Carotenoid Pigment Called Beta-cryptoxanthin May Reduce the Risk of Lung Cancer for Smokers

A team of researchers has found that a natural carotenoid pigment called beta-cryptoxanthin reduces tumor growth in mice suffering from nicotine-triggered lung cancer. Fresh foods, including peppers and citrus fruits, are rich in the compound. The findings may help smokers prevent or treat lung cancer in the early stages. The details are in a paper that was published in the journal Cancer Prevention Research.

Beta-cryptoxanthin (BCX) is a naturally-occurring carotenoid found in a variety of fresh fruits and vegetables. The pigment is primarily found in yellow, red, and orange foods such as oranges, squash, red bell peppers, and papaya. It’s found in some animal products, including eggs, but fruits and vegetables contain the highest concentrations. Previous studies had linked BCX to a reduced risk of nicotine-linked lung cancer but the actual mechanisms were unknown.

Researchers from the USDA’s Nutrition and Cancer Biology Laboratory studied the effects of BCX on laboratory mice. The team used mice that are especially prone to developing lung cancer tumors after exposure to a nicotine-based carcinogen called NNK. NNK is found in most tobacco products as well as many e-liquids that are designed for use in vapes and electronic cigarettes.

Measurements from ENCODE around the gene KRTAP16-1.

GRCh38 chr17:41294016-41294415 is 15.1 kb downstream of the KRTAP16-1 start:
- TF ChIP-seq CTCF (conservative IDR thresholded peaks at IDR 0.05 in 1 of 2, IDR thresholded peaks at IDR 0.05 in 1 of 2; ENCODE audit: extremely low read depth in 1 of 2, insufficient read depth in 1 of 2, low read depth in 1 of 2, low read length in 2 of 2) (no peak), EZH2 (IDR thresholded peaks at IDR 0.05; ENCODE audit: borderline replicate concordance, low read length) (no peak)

The mice were given a high dose of NNK to trigger tumor development. Some groups were fed BCX in their daily diets while others received low doses or no BCX at all. The animals were given realistic amounts of the carotenoid, the equivalent of a human eating a cup of fresh vegetables or fruits.

After 16 weeks, the scientists found that mice that had consumed BCX developed less tumors—a 52 to 63% reduction on average. The research team also conducted a separate experiment with human lung cancer cells and found that BCX treatment reduced the invasiveness of the tumor cells. BCX inhibited the activity of alpha7 nicotine receptors, which have already been linked to the growth and migration of cells. The team concluded that BCX may work as a preventative or early treatment for nicotine-triggered lung cancer.

The authors believe that BCX is a promising lung cancer preventative but caution that more studies, with human models, are needed.


Iskandar et al. β-Cryptoxanthin Reduced Lung Tumor Multiplicity and Inhibited Lung Cancer Cell Motility by Downregulating Nicotinic Acetylcholine Receptor α7 Signaling. Cancer Prevention Research (2016).

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